One coffee producer from Pasco who grows Caturra and Catimor is Mark Bolliger from Finca Rosenheim. Finca Rosenheim is a family- owned coffee farm that produces high quality coffee and natural honey.

Surrounded by beautiful landscapes, the estate has 40 hectares of coffee plantation at an altitude of 1,600 masl.

The coffee produced in Villa Rica is a coffee of high altitude, providing perfect conditions to obtain a special coffee with an excellent cup, fragrance, and aroma to fruits and chocolates, and notable acidity.

Mark Bolliger and team at Finca Rosenheim in Villa Rica Peru

Mark Bolliger manages Finca Rosenheim, which was bought by his family in 1998 and began coffee production in 2004. They export their coffee annually and are medium-sized producers with 36 hectares of coffee in production, producing an average of 41,400 kilos of green coffee per year.

In the last few years, Mark wanted to know whether it is possible to increase the intensity of aroma and flavour through prolonged fermentation, and created their innovative 200 Hour Nanolot.

This unique coffee undergoes a 9-day controlled anaerobic fermentation, resulting in an intense fragrance and fruity sweetness.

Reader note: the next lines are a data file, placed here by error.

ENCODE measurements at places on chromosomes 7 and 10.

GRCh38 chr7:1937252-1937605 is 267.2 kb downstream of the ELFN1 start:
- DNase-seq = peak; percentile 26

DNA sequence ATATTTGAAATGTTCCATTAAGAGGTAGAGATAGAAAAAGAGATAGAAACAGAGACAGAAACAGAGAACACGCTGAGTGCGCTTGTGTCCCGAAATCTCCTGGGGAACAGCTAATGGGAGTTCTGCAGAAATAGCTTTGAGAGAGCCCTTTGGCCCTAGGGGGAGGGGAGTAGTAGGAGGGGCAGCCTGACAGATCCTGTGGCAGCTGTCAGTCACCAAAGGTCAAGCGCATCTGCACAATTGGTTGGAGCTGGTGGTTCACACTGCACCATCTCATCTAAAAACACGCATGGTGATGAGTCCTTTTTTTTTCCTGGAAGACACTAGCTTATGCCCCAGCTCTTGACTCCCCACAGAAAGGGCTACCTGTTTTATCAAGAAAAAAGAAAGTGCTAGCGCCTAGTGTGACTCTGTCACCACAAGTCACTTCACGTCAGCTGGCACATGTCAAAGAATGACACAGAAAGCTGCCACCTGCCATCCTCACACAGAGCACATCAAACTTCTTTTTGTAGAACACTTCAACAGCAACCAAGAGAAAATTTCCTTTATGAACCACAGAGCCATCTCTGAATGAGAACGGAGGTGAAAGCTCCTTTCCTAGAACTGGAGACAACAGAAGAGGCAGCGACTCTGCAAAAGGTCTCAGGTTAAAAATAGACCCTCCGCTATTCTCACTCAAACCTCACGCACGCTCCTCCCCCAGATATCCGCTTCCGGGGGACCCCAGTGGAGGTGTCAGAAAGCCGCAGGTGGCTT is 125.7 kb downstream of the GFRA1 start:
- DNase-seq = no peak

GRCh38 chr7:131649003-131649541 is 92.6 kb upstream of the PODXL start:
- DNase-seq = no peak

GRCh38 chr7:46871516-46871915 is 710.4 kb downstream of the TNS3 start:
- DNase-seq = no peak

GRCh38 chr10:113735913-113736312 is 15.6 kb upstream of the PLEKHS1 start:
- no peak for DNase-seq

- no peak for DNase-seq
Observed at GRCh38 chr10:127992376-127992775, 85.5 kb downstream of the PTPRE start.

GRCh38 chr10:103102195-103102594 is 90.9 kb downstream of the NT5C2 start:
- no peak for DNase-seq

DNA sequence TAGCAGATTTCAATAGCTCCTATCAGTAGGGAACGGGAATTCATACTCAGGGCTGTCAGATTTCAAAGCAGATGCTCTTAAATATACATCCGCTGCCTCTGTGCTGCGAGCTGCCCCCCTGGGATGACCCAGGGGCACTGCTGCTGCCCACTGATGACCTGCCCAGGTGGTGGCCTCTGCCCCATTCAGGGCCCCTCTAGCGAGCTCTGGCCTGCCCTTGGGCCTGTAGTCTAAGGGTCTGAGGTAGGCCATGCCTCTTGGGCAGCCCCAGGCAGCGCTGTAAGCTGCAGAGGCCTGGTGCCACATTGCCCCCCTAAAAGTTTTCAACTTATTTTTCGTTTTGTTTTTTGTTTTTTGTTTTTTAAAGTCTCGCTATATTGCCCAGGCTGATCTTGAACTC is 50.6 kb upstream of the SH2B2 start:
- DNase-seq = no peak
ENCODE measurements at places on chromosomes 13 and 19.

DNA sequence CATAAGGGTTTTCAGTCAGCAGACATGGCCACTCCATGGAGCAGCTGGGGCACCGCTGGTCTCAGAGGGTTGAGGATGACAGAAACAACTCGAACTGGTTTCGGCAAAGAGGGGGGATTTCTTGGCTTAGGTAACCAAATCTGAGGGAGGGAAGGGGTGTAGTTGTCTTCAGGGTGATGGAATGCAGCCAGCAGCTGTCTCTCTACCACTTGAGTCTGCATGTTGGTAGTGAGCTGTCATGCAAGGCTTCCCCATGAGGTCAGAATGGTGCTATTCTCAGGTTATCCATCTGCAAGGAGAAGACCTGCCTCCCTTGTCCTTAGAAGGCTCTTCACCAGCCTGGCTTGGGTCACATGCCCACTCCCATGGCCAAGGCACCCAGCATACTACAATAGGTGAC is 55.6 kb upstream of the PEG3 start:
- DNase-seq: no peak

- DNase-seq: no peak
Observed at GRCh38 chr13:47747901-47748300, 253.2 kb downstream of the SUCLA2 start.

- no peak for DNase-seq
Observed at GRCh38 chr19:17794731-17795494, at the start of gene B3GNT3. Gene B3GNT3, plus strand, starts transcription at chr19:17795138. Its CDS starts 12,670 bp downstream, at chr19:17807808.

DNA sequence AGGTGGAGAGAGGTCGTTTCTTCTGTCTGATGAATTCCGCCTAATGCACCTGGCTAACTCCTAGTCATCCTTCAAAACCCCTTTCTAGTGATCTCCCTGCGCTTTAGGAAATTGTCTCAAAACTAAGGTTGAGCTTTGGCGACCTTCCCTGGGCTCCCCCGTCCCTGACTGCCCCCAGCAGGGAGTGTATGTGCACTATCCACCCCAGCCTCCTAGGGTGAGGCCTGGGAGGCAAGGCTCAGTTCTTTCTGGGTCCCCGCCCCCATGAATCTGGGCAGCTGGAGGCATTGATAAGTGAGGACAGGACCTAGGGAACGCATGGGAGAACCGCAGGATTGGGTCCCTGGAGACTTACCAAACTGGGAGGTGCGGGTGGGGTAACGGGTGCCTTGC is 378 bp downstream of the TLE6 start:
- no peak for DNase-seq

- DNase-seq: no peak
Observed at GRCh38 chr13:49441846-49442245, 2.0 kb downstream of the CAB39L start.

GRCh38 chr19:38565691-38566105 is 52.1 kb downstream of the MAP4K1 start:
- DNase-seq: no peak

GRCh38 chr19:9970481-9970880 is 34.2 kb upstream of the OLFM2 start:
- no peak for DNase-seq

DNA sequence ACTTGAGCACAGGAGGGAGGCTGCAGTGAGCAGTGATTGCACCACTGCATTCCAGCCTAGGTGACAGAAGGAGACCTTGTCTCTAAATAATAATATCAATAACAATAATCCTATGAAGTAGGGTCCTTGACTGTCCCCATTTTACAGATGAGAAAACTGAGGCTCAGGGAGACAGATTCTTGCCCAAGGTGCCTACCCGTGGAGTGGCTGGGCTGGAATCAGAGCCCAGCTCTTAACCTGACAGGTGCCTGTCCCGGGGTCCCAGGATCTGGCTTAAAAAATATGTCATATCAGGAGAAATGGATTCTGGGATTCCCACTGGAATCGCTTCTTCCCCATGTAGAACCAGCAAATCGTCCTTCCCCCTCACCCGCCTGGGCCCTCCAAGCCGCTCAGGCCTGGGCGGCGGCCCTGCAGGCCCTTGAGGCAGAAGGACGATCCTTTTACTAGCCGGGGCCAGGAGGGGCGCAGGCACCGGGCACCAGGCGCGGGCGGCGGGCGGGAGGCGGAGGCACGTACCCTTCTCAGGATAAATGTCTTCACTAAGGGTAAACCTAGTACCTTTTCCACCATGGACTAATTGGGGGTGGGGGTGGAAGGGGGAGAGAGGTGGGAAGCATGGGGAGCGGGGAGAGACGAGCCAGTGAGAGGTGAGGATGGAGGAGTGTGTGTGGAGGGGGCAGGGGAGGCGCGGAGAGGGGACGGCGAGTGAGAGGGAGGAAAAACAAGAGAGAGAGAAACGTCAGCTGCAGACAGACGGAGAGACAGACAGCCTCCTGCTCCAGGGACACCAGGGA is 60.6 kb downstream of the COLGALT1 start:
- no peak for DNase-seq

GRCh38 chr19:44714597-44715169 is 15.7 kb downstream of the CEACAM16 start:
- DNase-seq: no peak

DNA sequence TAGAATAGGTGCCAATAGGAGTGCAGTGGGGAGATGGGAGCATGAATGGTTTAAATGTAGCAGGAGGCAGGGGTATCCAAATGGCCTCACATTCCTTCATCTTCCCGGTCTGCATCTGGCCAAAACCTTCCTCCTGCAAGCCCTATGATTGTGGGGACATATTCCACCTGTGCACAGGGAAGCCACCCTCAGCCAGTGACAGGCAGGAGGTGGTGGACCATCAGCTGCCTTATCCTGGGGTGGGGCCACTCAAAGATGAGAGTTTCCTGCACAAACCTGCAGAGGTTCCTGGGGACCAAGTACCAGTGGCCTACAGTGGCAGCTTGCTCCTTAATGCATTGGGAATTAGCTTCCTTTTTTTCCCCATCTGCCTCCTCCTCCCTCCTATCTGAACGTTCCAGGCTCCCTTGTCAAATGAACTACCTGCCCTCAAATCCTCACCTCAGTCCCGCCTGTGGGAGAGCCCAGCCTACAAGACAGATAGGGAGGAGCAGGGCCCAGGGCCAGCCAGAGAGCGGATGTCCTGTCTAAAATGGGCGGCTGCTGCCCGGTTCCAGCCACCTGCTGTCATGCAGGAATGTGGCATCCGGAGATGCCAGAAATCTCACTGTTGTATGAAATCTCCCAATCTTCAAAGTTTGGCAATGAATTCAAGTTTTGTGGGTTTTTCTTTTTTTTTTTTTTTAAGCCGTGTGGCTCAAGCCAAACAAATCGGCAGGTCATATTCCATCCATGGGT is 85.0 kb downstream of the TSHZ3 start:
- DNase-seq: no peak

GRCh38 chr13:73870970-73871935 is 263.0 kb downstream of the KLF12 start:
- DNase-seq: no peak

The washed beans are placed in GrainPro bags and submerged in cold water for 200 hours, allowing microorganisms to thrive and enhance the coffee’s flavour. After fermentation, beans are washed and dried using drum dryers, taking 36 hours of drying time and 4 days per batch.

This special coffee is only possible due to the low temperatures they have during the harvest season but also the cleanliness and good selection of the coffee they make sure to choose.

Mark learns about coffee production from various sources, including their neighbours, workers, as well as books and manuals on technical coffee production. He wants coffee roasters to understand that the 200-hour coffee is a special coffee and a product of experience and experimentation.

Apart from the 200 Hour Nanolot, Finca Rosenheim is famous for its sweet aroma, chocolate flavour, light body, and acidity, achieving the perfect balance that coffee lovers are looking for.

They export most of their coffee to Germany and have total control of the quality, from the seed in their nurseries and the plants in the field. They undertake the harvest, fermentation, and drying process in their facilities at the farm, guaranteeing the quality of the final product.